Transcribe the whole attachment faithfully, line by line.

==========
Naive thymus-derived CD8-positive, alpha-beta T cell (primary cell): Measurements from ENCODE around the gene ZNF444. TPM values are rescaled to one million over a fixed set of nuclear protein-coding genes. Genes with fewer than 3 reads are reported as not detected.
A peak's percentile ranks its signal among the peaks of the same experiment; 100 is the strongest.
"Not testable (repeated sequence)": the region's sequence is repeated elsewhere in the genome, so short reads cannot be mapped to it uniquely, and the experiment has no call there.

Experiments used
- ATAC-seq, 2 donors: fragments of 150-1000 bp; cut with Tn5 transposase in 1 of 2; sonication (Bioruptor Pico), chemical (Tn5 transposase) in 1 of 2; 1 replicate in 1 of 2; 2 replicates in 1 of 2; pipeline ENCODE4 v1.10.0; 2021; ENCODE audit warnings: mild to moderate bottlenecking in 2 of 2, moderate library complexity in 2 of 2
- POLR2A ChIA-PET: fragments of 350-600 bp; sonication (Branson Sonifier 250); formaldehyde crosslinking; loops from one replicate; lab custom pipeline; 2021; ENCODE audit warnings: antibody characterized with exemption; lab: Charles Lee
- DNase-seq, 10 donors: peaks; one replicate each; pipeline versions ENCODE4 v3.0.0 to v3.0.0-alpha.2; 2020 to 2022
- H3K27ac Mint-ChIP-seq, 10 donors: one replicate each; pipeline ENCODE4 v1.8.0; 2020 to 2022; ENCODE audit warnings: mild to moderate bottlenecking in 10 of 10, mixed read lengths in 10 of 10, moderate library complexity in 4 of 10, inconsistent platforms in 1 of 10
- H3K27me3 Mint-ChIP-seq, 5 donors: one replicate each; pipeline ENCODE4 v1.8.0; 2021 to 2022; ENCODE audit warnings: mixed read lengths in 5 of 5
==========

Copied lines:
Naive thymus-derived CD8-positive, alpha-beta T cell (primary cell): Measurements from ENCODE around the gene ZNF444. TPM values are rescaled to one million over a fixed set of nuclear protein-coding genes. Genes with fewer than 3 reads are reported as not detected.
A peak's percentile ranks its signal among the peaks of the same experiment; 100 is the strongest.
"Not testable (repeated sequence)": the region's sequence is repeated elsewhere in the genome, so short reads cannot be mapped to it uniquely, and the experiment has no call there.

Experiments used
- ATAC-seq, 2 donors: fragments of 150-1000 bp; cut with Tn5 transposase in 1 of 2; sonication (Bioruptor Pico), chemical (Tn5 transposase) in 1 of 2; 1 replicate in 1 of 2; 2 replicates in 1 of 2; pipeline ENCODE4 v1.10.0; 2021; ENCODE audit warnings: mild to moderate bottlenecking in 2 of 2, moderate library complexity in 2 of 2
- POLR2A ChIA-PET: fragments of 350-600 bp; sonication (Branson Sonifier 250); formaldehyde crosslinking; loops from one replicate; lab custom pipeline; 2021; ENCODE audit warnings: antibody characterized with exemption; lab: Charles Lee
- DNase-seq, 10 donors: peaks; one replicate each; pipeline versions ENCODE4 v3.0.0 to v3.0.0-alpha.2; 2020 to 2022
- H3K27ac Mint-ChIP-seq, 10 donors: one replicate each; pipeline ENCODE4 v1.8.0; 2020 to 2022; ENCODE audit warnings: mild to moderate bottlenecking in 10 of 10, mixed read lengths in 10 of 10, moderate library complexity in 4 of 10, inconsistent platforms in 1 of 10
- H3K27me3 Mint-ChIP-seq, 5 donors: one replicate each; pipeline ENCODE4 v1.8.0; 2021 to 2022; ENCODE audit warnings: mixed read lengths in 5 of 5